Modern spiritual consciousness is predicated upon the fact that God is gone, and spiritual experience, for many of us, amounts mostly to an essential, deeply felt and necessary, but ultimately inchoate and transitory feeling of oneness or unity with existence. It is mystical and valuable, but distant. Christ, though, is a shard of glass in your gut. Christ is God crying I am here, and here not only in what exalts and completes and uplifts you, but here in what appalls, offends, and degrades you, here in what activates and exacerbates all that you would call not-God. To walk through the fog of God toward the clarity of Christ is diﬃcult because of how unlovely, how “ungodly” that clarity often turns out to be.
I thrust my lunch into that man’s hands, one of which was furred green as if a mold were growing on it, and ﬂed.
* * *
It is easy enough to write and talk about God while remaining comfortable within the contemporary intellectual climate. Even people who would call themselves unbelievers often use the word gesturally, as a ready-made synonym for mystery. But if nature abhors a vacuum, Christ abhors a vagueness. If God is love, Christ is love for this one person, this one place, this one time-bound and time-ravaged self. Geoffrey Hill:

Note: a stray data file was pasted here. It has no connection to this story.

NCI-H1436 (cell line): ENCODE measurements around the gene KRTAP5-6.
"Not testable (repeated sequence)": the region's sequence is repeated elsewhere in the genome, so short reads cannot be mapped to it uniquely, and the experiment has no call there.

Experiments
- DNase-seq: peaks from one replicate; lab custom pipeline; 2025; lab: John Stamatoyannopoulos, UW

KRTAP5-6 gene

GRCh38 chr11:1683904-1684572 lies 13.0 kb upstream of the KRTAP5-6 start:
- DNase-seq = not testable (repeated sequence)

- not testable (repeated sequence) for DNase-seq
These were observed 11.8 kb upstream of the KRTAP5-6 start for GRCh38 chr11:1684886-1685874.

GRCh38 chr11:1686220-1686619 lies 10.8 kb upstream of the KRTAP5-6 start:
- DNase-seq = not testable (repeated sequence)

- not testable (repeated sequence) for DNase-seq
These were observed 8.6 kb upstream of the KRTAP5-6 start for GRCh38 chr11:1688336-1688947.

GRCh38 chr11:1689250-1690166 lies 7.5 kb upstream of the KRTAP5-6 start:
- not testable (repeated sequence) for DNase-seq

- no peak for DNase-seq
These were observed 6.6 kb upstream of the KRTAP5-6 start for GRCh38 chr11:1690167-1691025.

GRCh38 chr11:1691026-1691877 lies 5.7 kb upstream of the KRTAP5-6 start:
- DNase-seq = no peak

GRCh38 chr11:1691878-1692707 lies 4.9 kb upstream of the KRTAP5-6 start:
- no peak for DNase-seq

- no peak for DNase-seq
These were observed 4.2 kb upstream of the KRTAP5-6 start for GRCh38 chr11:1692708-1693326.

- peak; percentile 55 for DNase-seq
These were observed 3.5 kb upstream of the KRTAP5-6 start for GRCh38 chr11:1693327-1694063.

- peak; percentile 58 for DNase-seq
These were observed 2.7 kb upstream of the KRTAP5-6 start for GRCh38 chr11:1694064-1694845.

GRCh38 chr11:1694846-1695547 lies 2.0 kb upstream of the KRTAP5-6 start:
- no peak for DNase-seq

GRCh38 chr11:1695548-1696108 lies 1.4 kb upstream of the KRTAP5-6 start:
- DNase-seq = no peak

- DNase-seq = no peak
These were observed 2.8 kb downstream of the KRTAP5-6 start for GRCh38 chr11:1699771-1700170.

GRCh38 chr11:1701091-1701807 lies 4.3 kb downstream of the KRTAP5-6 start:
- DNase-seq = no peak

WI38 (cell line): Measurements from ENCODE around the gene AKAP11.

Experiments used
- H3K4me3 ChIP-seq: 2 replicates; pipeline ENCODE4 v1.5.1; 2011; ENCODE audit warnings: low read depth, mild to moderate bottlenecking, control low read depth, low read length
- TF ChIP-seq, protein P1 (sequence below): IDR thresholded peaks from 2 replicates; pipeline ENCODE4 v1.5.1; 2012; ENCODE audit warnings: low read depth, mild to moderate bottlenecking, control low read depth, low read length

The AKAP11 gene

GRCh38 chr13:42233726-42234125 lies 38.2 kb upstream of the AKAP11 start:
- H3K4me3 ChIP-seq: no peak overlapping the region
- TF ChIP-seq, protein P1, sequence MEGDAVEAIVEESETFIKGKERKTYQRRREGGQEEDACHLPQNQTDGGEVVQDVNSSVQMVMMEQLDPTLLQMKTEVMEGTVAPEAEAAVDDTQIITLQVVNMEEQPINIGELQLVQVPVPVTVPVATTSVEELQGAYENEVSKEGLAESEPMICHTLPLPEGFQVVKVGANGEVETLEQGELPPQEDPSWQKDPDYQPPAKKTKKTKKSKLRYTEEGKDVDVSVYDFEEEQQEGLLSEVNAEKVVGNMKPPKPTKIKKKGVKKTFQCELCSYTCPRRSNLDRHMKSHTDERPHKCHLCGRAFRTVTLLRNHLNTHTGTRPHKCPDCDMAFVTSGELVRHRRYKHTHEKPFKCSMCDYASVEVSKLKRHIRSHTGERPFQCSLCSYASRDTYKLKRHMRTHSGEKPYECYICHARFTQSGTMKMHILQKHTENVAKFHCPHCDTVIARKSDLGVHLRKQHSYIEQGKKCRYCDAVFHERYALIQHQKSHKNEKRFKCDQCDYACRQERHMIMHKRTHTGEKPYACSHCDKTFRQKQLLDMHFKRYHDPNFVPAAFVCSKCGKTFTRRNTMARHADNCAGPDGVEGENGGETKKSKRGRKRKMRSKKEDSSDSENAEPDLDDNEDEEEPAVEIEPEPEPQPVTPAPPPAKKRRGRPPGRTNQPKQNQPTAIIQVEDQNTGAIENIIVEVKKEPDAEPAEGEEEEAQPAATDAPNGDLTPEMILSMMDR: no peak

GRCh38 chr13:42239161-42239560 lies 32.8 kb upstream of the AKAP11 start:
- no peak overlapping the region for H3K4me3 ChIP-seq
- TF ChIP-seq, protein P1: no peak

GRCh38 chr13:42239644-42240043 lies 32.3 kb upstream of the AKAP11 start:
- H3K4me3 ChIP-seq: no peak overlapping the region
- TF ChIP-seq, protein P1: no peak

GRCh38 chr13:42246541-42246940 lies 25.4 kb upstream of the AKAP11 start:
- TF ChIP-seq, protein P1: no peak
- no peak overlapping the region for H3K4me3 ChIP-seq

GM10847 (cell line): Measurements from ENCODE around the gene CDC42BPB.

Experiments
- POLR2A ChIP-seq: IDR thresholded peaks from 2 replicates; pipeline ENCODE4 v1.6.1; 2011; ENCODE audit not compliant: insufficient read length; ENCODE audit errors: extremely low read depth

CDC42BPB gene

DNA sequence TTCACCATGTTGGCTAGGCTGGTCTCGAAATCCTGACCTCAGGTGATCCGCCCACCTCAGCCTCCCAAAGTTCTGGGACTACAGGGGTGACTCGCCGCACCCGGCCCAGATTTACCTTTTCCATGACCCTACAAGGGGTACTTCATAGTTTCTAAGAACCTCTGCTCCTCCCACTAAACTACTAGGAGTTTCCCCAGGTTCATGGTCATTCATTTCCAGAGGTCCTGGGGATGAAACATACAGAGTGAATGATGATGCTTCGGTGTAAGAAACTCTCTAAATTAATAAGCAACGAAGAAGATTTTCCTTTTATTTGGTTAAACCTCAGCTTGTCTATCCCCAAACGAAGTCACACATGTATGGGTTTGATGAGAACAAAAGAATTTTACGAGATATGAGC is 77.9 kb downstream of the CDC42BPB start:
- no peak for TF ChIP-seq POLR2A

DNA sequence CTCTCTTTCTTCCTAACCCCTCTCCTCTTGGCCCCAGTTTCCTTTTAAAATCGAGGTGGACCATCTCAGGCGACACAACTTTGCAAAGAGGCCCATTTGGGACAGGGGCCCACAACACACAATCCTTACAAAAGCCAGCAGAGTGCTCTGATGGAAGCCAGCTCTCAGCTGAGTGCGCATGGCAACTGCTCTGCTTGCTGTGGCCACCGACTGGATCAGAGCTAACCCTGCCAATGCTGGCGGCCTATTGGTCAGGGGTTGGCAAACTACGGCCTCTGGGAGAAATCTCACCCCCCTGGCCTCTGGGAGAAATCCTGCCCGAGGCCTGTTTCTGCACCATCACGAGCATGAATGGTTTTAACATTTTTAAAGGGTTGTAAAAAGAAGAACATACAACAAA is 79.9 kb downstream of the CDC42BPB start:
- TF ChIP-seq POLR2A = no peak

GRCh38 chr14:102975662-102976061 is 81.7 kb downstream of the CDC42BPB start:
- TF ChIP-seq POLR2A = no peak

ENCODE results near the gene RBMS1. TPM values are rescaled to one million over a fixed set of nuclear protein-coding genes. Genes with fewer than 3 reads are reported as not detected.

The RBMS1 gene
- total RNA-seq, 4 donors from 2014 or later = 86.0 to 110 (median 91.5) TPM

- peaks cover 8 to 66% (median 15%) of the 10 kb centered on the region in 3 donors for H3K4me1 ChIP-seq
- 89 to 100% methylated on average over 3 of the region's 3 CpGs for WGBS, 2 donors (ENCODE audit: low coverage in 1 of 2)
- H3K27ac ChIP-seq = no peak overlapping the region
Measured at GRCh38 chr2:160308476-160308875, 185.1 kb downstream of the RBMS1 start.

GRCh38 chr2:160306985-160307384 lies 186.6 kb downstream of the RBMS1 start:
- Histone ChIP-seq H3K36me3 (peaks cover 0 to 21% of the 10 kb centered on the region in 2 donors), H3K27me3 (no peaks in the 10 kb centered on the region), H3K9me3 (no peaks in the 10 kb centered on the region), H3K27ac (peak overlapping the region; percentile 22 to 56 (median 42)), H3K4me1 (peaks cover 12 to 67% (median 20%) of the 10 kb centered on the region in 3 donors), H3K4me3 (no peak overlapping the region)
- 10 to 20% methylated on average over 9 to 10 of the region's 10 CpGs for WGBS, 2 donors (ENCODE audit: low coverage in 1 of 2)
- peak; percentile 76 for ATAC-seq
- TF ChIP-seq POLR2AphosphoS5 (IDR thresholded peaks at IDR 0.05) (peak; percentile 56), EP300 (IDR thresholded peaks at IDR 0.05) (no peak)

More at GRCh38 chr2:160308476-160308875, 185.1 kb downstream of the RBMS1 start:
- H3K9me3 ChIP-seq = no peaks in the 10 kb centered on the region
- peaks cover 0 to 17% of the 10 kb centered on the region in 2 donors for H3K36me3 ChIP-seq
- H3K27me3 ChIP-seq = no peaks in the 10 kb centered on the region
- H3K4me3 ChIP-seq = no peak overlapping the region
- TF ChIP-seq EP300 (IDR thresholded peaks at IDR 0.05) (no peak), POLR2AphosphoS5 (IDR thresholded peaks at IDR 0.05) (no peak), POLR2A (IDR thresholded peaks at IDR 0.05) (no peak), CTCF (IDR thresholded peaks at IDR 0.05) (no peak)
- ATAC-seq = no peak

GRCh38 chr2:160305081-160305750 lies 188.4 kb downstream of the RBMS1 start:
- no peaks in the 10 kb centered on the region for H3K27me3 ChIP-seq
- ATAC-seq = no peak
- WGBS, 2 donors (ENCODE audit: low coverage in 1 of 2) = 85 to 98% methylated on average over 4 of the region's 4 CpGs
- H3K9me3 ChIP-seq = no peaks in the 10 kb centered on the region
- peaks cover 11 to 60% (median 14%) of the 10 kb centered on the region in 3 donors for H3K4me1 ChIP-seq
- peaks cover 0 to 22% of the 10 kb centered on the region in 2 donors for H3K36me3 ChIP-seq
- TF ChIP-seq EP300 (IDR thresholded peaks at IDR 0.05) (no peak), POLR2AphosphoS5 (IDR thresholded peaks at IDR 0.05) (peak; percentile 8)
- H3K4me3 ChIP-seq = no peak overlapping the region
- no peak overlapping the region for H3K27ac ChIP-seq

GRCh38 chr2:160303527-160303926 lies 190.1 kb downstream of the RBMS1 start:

What is there in my heart that you should sue
so ﬁercely for its love? What kind of care
brings you as though a stranger to my door
through the long night and in the icy dew
seeking the heart that will not harbor you,
that keeps itself religiously secure?
—from “Lachrimae Amantis”
Religiously secure. A brilliant phrase, and not simply because it suggests the radical lack of security, the disruption of ordinary life that a turn toward Christ entails, but also this: for some people, and probably for all people for some of the time, religion, church, the whole essential but secondary ediﬁce that has grown out of primary spiritual experience—all this is the last place in the world where they are going to ﬁnd God, who is calling for them in the everyday voices of other people, other sufferings and celebrations, or simply in the cellular soul of what is: